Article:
More than likely your answer to, "what kind of mom are you?" will vary, but in most cases, we have a hard time answering in anything above "great," simply because of all the pressures we put on ourselves, as we are constantly comparing our parenting to others.
There is a fine line for mothers when it comes to seeking out help and then facing our own selves in the mirror thinking, "Why didn't I think of that?" "I should already have tried that months ago!" Or maybe even, "I already did that and it didn't work. Maybe it's just me?"
Sadly, this competitive era we live in has become somewhat contemptuous that we find rivalry in the most contradictory areas.
"How many children do you have? Only two? Well I have four. You have no clue how crazy my days are." And "Does your baby sleep through the night? I don't believe in the cry-it-out method, since that is just plain cruel. You're so lucky you get to sleep."
We almost find ourselves in the battle of whose children can make our lives more tiring and difficult.
As we try to survive in this competitive society, it can do one of two things for us. It can be a great thing if we use this to motivate and push us towards the parent that we want to become. But comparing ourselves also can be extremely detrimental, as it can make us feel so defeated, so unworthy of the praise that we actually deserve.
Because the truth is, we're all great mothers.
Most of us put our needs at a distant second, third, fourth and fifth at times, and we know, at the end of the day, we really wouldn't have it any other way. If everyone else in the house is happy, somehow that is more than sufficient.
The mothers who bottle feed and those who breastfeed a pat on the back to both. Who are we to judge what works better for each baby?
The women who go to work each day and have to drop their children off at childcare. It truly may be one of the hardest things you'll ever find yourselves doing. Kudos to us - the working moms - I feel like we should be called superheroes. Our heads spin with the hundreds of things we must accomplish in a day and at the end of it, we ask ourselves, did I really just do all of that ... today?
And to the stay-at-home mothers, the women who never leave their jobs. For those that think that this is a 'cake walk' deal and your feet are propped up, eating ice cream and watching cartoons all day while your children are smiling and happy and being great listeners, you are sadly mistaken. To be able to sneak away to the bathroom without anyone pounding on the door, would be nothing short of a miracle. Stay-at home-mothers, too, are superheroes.
The mothers who use cloth diapers or disposables props to both! We all combat the same battles and conquer the same messes. And after some diaper changes, I feel like we should be awarded a medal. But to those of us that change our baby four times an hour or in the wee hours of the morning, we're doing what needs to be done.
Do you co-sleep with your baby? Do you let them cry it out? You've read books and articles on the pros and cons of both. You are ready to wrack your brain out as every other person is telling you what is best for you and your baby that we forget to trust ourselves. Every family and child are different. A mother with multiple children will quickly tell you that what worked for one may not work for another. Sometimes we don't always want to listen to our gut, but it's always right. It's just not always that easy to follow it.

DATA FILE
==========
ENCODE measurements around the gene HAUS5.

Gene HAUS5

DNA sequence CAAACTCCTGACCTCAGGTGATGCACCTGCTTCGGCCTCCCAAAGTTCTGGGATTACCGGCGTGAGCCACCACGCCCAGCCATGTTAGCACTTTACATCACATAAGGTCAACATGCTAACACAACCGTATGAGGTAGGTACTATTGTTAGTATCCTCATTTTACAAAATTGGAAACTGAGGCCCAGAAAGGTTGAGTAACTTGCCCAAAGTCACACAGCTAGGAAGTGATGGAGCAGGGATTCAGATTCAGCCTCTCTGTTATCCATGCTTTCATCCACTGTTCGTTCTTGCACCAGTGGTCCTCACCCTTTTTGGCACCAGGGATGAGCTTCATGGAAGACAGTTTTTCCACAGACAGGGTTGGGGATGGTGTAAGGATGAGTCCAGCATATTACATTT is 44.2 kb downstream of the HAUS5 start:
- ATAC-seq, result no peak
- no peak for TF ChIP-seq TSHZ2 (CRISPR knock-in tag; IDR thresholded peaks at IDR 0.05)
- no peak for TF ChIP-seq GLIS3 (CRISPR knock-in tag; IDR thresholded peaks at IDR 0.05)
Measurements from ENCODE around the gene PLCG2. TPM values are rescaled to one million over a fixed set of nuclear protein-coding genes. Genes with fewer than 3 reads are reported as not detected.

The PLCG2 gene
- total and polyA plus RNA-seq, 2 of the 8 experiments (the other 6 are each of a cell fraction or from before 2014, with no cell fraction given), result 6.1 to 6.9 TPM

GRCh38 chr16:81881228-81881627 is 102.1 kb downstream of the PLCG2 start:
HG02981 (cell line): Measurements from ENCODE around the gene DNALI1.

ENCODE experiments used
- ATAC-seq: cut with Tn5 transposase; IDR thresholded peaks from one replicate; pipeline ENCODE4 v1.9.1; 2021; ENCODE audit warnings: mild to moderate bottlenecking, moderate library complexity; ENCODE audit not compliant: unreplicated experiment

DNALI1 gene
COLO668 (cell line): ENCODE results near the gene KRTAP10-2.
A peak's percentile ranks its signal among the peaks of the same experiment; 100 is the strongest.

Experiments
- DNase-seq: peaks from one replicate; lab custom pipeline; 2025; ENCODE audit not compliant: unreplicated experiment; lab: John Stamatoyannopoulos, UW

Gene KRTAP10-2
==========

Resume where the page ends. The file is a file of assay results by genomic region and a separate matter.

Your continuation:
The mothers who get ridiculed for sometimes making time for themselves or their partner. How selfish of them, right? Wrong. I wish I were brave enough to make more "me" time and create more time for my husband and I alone. It's so easy to get caught up in the daily chaotic race of trying to make it from one drop off to the next pick up, dashing off to the next event while your mind is on the 15 things that need to get done once you get home.
The ironic secret that actually results from this is 9.9 times out of 10, you are going to return home a better parent for it and your children are going to see a stronger couple raising them. To those women who remember 'me' and 'partner' time, you are not a bad mom. You're a wise mother who is trying to remember that all areas of your life need attention.
What about those who are able to maintain perfectly organized, clean homes? And what about those who have a pile of toys in every spot of the house and stacks of dishes and laundry? Do these homes have 'bad' mothers running them? Certainly not.
For those who are able to maintain it all, flawlessly, and play with your children and give them the attention they need while meeting all of the day's demands - incredible job. I only wished I fell into that category.
Although I can say the days I go to bed after a day filled with chasing babies, legs aching from wagon rides, sunburnt cheeks from playing outside and babies who whisper in your ear as you tuck them in, "This was the best day ever, Mommy!" Those are the days that I feel more accomplished than any amount of housework getting completed.
The truth is, the minute we stop comparing ourselves to the rest of the world, and actually give ourselves a fighting chance, may be the first time we are open enough to see ourselves for who we really are as a mother.
Evaluate ourselves fairly and weed out what's not working; give ourselves a fair amount of time to make the changes and transitions we need to, and most importantly, encourage each other and remind one another of the incredible things we are accomplishing every day.
The next time you are asked what kind of mother you are, smile, hold your head up high, and confidently say, "I am Super Mom."
Long is a local author and mother of three. Her column will be published on the first and third Sunday of each month.